And before the Lamb - In the midst of the throne - in heaven. See the notes on Revelation 5:6.

Clothed with white robes - The emblems of innocence or righteousness, uniformly represented as the raiment of the inhabitants of heaven. See the notes on Revelation 3:4; Revelation 6:11.

And palms in their hands - Emblems of victory. Branches of the palm-tree were carried by the victors in the athletic contests of Greece and Rome, and in triumphal processions. See the notes on Matthew 21:8. The palm-tree - straight, elevated, majestic - was an appropriate emblem of triumph. The portion of it which was borne in victory was the long leaf which shoots out from the top of the tree. Compare the notes on Isaiah 3:26. See Eschenberg, Manual of Class. Literally, p. 243, and Leviticus 23:40; “And ye shall take you on the first day the boughs of goodly trees, branches of palm-trees,” etc. So in the Saviour‘s triumphal entry into Jerusalem John 12:12-13 - “On the next day much people took branches of palm-trees, and went forth to meet him, and cried, Hosanna.”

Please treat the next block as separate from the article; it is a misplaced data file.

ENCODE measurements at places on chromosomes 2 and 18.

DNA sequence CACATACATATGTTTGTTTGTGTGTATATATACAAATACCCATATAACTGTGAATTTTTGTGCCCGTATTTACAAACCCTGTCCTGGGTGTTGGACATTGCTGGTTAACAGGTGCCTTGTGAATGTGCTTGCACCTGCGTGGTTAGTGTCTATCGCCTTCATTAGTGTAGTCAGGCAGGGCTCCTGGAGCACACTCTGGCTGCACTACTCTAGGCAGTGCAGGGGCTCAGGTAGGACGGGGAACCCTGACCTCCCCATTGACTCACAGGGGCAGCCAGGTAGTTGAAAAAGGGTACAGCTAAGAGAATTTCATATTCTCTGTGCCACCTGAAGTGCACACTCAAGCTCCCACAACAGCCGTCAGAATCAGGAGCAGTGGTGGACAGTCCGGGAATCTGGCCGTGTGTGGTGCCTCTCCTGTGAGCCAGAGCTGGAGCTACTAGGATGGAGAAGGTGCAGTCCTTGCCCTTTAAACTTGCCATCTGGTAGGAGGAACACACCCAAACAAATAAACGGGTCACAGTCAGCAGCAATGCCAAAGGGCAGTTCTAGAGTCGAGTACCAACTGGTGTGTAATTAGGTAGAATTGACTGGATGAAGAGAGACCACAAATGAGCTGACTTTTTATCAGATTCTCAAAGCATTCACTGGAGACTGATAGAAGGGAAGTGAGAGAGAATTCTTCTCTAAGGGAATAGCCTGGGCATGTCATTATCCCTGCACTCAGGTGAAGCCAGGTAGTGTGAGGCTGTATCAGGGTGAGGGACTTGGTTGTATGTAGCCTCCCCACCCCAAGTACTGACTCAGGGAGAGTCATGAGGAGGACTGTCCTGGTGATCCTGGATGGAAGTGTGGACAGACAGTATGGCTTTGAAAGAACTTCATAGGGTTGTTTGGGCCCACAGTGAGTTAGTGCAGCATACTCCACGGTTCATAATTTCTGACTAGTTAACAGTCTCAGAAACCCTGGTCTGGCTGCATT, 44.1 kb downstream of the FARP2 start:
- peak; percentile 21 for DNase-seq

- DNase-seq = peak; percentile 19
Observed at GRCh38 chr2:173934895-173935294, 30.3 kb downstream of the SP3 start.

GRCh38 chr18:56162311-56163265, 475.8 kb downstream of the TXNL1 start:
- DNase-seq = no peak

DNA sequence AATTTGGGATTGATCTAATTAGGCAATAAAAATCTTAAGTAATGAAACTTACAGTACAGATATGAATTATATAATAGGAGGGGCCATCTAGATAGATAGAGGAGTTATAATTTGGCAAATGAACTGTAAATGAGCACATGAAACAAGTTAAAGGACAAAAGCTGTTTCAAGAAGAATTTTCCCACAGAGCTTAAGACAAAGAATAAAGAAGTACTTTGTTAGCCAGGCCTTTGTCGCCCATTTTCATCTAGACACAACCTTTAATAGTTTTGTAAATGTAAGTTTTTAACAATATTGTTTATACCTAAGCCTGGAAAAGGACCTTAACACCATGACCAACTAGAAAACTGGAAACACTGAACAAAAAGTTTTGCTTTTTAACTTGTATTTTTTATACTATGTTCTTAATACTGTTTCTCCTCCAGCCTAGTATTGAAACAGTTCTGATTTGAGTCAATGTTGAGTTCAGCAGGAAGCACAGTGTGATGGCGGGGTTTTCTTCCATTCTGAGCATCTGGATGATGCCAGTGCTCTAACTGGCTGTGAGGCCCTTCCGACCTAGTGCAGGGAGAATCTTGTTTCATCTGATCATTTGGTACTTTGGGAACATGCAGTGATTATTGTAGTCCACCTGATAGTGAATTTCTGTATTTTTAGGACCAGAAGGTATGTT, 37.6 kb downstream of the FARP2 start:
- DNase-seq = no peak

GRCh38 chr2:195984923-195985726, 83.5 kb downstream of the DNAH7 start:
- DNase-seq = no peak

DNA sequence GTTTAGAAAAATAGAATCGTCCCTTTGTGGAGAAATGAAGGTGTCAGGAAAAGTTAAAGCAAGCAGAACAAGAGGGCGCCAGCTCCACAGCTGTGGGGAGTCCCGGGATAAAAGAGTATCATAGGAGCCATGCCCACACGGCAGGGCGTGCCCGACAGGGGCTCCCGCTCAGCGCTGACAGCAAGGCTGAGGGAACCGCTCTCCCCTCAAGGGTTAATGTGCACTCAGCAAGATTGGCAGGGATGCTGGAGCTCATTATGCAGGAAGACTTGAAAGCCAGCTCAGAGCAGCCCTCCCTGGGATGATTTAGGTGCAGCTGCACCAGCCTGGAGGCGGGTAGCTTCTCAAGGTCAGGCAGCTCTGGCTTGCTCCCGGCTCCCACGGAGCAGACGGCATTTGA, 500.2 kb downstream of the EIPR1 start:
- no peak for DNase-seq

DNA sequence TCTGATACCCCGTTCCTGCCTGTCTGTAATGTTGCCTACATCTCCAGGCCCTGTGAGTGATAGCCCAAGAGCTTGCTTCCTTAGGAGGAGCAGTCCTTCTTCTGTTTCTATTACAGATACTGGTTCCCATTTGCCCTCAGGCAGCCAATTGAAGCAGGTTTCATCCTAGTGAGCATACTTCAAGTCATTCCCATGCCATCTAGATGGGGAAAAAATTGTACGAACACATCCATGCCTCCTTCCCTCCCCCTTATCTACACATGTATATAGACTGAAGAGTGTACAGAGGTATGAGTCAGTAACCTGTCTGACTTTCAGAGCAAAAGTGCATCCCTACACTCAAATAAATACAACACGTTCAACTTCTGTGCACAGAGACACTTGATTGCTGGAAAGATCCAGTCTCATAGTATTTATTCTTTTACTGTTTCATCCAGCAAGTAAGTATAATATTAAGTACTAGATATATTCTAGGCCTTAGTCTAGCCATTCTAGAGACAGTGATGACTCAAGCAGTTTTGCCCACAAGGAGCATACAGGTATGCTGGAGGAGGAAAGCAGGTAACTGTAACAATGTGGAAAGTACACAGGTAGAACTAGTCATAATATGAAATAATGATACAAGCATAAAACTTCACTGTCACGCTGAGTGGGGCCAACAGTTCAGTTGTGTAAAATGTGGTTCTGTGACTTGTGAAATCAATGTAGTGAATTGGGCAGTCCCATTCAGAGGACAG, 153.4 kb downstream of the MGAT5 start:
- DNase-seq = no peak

Uriah Smith
Daniel and the Revelation, 448

Verse 9

The sealing having been accomplished, John beholds a countless multitude worshiping God in rapture before his throne. This vast throng are undoubtedly the saved out of every nation, kindred, tribe, and tongue, raised from the dead at the second coming of Christ, showing that the sealing is the last work accomplished for the people of God prior to translation.DAR 448.3

Matthew Henry
Concise Bible Commentary